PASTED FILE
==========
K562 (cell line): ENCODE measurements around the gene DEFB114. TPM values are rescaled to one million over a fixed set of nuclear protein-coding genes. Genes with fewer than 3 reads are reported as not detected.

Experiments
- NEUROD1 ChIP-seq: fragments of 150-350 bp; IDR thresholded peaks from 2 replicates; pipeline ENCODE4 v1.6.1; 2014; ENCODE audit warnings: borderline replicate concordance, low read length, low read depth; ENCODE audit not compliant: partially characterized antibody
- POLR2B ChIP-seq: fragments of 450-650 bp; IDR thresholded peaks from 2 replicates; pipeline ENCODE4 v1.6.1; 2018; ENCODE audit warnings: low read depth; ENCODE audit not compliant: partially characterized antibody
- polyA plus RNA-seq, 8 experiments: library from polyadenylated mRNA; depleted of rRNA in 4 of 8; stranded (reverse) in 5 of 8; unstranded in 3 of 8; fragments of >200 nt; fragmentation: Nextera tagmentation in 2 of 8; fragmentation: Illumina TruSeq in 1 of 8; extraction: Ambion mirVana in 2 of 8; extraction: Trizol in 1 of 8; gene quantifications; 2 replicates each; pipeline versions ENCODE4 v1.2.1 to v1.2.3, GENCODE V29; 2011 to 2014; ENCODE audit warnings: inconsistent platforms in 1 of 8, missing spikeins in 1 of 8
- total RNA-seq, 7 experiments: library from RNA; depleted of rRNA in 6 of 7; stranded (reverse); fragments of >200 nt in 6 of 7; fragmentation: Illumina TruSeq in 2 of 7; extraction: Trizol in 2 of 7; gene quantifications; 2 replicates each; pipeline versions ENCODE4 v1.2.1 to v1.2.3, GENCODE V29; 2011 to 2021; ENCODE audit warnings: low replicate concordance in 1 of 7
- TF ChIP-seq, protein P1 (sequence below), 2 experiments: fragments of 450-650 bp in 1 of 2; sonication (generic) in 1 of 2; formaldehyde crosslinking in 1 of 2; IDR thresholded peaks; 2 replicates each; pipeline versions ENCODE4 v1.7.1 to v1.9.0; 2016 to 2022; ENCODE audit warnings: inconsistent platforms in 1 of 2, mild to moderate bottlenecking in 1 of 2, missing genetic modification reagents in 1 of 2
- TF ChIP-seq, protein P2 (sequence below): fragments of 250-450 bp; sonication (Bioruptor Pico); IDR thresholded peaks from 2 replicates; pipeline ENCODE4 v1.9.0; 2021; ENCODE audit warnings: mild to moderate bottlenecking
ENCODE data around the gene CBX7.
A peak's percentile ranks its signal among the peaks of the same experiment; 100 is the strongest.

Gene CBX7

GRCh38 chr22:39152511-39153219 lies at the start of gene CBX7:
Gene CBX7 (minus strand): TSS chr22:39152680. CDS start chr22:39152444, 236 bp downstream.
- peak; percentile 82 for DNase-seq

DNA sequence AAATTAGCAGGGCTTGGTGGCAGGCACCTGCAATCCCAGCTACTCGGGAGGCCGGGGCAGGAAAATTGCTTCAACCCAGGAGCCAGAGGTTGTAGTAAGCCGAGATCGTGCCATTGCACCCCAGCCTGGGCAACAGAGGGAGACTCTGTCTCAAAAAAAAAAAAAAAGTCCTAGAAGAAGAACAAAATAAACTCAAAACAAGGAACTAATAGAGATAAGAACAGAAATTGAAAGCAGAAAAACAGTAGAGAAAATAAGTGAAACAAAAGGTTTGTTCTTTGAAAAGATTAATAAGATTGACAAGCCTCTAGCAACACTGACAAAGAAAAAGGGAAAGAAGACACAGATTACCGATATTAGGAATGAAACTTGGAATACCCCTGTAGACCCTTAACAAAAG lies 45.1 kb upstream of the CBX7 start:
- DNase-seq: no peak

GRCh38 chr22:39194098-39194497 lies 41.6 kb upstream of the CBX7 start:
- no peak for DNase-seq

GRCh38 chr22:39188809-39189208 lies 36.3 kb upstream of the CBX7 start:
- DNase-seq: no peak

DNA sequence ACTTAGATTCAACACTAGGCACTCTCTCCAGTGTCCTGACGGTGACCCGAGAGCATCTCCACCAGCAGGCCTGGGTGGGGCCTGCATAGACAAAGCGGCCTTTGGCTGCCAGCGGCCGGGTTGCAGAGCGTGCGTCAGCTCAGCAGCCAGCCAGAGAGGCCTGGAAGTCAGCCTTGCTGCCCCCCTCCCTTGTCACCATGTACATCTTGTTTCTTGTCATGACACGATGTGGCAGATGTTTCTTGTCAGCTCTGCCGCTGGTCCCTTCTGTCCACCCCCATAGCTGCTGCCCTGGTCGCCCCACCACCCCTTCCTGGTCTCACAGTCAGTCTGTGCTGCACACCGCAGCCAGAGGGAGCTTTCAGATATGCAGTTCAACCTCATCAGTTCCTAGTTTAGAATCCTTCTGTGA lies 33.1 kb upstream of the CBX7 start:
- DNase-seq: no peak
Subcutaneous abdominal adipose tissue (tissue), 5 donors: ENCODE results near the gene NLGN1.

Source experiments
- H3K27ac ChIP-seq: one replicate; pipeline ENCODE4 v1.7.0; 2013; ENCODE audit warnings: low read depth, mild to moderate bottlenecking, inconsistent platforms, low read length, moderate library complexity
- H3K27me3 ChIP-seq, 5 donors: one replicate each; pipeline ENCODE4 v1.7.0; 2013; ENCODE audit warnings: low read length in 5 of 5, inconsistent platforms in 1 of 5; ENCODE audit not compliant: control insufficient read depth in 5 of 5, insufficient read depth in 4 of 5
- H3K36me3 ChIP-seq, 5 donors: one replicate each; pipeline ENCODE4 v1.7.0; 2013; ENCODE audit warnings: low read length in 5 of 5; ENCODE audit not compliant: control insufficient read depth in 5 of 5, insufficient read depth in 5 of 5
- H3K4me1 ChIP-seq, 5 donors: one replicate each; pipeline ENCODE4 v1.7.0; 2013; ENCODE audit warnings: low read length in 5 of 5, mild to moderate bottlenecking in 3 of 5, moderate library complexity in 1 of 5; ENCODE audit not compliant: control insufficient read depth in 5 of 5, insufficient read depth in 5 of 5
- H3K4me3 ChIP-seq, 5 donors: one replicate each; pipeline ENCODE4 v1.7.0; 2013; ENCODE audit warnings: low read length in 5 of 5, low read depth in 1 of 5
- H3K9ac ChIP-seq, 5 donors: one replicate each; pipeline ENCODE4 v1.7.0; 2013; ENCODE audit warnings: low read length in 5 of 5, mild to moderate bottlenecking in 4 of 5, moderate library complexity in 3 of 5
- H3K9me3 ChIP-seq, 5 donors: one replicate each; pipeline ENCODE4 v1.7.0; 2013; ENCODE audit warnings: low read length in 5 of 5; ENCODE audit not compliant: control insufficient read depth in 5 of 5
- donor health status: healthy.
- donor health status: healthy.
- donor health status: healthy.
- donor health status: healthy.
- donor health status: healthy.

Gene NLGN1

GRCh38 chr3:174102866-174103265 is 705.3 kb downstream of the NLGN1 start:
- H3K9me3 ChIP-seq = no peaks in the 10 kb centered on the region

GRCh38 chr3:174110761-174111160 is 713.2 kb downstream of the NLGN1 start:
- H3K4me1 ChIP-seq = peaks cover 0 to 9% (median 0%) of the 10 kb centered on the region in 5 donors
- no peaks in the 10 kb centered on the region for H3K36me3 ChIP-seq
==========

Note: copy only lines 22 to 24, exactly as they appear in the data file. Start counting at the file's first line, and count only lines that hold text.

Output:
- DNase-seq: no peak
Subcutaneous abdominal adipose tissue (tissue), 5 donors: ENCODE results near the gene NLGN1.

Source experiments